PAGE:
Approach to the Patient: Requirements for Specialized Nutritional Support
Indications for Specialized Nutritional Support
Although at least 15–20% of patients in acute care hospitals have evidence of significant malnutrition, only a small fraction will benefit from SNS. For others, wasting is an inevitable component of a terminal disease and the course of the disease will not be altered by SNS. The decision to use SNS should be based on the likelihood that preventing protein-calorie malnutrition (PCM) will increase the likelihood of recovery, reduce infection rates, improve healing, or otherwise shorten the hospital stay. In the case of the elderly or chronically ill patient for whom full recovery is not anticipated, the decision to feed is usually based on whether SNS will extend the duration or quality of life. The decision-making process used to assess whether to use SNS is depicted in Fig. 76-1.
Decision-making for the implementation of specialized nutrition support (SNS). CVC, central venous catheter; PICC, peripherally inserted central catheter. (Adapted from chapter in Harrison's Principles of Internal Medicine, 16e, by Lyn Howard, MD.)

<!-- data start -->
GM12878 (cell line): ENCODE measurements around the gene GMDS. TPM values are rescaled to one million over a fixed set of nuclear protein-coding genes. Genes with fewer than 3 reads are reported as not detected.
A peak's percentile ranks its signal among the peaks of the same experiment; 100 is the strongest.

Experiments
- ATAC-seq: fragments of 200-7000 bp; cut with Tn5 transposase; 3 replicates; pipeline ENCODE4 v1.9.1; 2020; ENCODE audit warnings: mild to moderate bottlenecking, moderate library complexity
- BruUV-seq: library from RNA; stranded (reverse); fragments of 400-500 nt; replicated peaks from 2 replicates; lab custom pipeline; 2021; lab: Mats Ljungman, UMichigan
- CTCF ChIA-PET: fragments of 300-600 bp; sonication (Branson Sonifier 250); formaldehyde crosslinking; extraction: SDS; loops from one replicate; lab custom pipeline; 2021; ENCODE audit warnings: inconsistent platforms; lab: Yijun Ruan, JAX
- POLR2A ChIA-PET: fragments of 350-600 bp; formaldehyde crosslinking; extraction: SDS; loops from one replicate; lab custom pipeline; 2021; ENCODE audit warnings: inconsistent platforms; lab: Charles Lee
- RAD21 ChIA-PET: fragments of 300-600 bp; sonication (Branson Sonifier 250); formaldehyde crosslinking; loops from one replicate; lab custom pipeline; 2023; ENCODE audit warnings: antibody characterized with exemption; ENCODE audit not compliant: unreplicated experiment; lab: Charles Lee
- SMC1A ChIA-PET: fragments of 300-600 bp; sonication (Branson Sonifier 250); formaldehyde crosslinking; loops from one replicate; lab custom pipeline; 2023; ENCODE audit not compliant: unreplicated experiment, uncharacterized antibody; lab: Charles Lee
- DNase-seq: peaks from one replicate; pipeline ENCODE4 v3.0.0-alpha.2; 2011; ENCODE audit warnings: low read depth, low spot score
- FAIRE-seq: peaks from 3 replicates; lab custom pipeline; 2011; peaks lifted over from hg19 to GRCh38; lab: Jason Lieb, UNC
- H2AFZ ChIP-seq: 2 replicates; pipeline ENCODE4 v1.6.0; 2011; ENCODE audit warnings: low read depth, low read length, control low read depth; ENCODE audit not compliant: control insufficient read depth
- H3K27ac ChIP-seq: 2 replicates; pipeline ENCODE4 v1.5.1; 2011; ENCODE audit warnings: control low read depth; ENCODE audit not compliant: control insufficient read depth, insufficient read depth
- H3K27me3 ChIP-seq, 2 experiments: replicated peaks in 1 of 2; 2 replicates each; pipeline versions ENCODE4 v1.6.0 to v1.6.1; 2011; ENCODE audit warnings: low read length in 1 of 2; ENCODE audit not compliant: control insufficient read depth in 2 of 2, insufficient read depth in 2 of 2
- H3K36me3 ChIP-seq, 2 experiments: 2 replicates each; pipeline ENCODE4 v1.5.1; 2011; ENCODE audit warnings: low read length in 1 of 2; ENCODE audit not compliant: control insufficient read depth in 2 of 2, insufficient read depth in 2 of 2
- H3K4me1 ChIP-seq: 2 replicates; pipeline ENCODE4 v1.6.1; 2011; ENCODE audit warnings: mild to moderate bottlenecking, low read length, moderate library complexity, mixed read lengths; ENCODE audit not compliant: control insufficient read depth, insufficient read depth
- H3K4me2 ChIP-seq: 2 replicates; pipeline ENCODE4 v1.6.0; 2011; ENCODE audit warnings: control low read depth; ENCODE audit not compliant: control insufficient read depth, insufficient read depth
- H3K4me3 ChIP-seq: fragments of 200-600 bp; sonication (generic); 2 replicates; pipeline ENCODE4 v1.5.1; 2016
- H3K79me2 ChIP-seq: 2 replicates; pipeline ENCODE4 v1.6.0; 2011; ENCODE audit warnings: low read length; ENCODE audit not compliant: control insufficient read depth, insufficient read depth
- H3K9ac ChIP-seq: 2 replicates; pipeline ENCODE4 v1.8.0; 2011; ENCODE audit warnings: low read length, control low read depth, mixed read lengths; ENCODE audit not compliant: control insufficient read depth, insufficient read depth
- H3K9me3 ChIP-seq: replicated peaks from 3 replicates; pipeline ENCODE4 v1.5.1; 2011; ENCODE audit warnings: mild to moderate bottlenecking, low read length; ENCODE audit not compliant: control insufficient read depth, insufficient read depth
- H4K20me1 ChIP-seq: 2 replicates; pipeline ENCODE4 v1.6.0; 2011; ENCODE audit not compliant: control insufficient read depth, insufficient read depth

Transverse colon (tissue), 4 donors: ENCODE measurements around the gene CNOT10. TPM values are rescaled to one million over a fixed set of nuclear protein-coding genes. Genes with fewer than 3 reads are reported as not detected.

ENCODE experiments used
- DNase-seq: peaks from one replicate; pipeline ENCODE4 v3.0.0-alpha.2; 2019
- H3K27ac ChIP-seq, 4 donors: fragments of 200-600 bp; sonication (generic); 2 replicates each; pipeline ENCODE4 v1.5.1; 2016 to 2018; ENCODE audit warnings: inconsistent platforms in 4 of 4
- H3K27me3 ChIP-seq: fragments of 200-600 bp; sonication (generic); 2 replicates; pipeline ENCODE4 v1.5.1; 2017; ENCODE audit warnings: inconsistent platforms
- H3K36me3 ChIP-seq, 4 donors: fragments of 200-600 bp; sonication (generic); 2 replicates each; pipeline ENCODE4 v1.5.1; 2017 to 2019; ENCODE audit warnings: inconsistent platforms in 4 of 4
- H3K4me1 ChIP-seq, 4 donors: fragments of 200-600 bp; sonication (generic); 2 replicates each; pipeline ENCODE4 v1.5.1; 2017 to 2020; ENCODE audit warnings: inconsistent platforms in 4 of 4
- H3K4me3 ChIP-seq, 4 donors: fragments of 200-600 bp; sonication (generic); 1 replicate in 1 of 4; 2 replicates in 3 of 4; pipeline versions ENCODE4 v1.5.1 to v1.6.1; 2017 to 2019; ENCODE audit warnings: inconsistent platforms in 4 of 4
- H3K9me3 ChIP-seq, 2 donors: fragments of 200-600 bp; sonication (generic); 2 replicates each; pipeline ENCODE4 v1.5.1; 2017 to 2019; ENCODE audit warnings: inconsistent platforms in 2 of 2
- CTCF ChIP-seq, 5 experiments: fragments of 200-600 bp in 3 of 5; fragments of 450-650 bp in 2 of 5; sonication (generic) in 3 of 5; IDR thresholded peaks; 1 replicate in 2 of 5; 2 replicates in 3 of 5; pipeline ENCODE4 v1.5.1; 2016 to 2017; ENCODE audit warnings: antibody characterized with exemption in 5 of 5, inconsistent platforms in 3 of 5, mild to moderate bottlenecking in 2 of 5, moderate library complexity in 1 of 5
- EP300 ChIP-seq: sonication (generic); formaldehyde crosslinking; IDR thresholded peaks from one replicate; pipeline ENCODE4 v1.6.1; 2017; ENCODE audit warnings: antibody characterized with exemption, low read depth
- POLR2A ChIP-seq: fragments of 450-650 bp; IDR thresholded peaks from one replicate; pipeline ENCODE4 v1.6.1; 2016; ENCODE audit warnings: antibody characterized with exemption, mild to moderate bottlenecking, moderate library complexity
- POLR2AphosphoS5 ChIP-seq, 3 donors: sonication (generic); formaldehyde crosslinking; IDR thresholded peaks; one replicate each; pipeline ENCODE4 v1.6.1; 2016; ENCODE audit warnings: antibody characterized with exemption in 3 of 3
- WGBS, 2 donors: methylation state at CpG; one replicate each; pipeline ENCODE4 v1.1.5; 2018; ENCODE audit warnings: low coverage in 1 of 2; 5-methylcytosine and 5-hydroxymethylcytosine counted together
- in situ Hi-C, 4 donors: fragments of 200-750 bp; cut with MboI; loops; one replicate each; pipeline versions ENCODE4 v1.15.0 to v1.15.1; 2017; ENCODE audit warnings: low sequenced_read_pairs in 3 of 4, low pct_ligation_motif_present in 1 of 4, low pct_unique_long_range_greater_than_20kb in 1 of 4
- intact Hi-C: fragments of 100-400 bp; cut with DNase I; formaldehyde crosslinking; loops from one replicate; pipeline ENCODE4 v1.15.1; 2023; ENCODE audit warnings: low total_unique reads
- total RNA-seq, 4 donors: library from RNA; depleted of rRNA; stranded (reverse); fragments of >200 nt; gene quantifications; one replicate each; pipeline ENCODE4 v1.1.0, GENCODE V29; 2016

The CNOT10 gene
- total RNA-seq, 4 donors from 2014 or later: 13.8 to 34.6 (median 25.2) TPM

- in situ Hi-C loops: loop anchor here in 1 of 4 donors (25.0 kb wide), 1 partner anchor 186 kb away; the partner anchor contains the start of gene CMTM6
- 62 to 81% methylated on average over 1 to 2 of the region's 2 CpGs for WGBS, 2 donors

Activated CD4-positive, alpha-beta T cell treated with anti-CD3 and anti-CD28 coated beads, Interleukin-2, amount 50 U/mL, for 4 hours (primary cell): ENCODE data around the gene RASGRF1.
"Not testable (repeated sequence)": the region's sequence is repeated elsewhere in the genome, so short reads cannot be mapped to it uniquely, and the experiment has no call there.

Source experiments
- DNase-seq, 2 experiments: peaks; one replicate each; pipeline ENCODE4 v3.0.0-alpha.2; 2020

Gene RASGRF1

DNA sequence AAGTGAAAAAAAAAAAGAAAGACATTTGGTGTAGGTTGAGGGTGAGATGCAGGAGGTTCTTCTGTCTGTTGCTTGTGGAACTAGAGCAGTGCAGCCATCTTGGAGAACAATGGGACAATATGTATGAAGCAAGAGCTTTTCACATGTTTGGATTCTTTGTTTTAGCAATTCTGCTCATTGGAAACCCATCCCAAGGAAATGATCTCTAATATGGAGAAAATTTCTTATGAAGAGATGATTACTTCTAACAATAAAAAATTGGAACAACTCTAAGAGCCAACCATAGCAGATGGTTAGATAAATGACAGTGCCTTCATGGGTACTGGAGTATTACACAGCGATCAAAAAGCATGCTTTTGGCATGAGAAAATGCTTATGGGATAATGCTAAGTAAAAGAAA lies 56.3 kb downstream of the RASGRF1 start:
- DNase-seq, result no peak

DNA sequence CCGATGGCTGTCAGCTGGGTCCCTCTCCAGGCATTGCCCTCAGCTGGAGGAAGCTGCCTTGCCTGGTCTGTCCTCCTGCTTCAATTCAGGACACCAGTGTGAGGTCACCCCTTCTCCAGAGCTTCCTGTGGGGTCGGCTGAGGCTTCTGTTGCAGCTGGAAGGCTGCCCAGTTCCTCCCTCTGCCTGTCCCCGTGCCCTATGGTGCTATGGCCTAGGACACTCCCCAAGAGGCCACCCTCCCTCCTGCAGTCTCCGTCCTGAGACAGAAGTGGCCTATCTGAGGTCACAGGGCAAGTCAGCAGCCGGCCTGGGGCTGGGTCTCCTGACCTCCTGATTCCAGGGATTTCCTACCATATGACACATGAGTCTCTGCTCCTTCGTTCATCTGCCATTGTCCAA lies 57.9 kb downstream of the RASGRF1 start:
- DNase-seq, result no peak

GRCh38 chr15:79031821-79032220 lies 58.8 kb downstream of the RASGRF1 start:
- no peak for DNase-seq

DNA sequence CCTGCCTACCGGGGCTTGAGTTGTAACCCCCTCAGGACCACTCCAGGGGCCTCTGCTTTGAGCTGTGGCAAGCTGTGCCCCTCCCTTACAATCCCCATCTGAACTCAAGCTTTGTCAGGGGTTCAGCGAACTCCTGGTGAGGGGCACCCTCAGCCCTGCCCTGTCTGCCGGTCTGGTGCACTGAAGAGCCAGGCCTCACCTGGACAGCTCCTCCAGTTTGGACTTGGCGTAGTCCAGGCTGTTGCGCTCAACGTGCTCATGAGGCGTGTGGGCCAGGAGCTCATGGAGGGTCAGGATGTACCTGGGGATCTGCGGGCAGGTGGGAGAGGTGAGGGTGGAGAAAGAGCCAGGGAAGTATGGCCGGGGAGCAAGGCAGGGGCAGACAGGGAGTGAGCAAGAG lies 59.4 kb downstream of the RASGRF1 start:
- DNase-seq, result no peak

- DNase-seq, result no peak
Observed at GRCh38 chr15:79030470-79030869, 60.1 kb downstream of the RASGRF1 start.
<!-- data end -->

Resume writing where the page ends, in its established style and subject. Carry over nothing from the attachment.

The first step in deciding to administer SNS is to consider the nutritional implications of the disease process. Is the condition or its treatment likely to impair food intake and absorption for a prolonged period of time? For example, a well-nourished individual can tolerate approximately 7 days of starvation while experiencing a systemic response to inflammation (SRI). The second step is to determine if the patient is already significantly malnourished to the degree that critical functions such as wound healing, immune responses, or ventilatory function are impaired (Chap. 75). An unintentional weight loss of >10% during the previous 6 months or a weight/height <90% of standard, when associated with physiologic impairment, represents significant PCM. Weight loss >20% of usual or <80% of standard reflects severe PCM. The presence or absence of SRI should be noted, since inflammation, injury, and infection increase the rate of lean tissue loss. SRI also has pathophysiologic effects that influence nutritional responses such as fluid retention and hyperglycemia, as well as impairment of anabolic responses to nutritional support.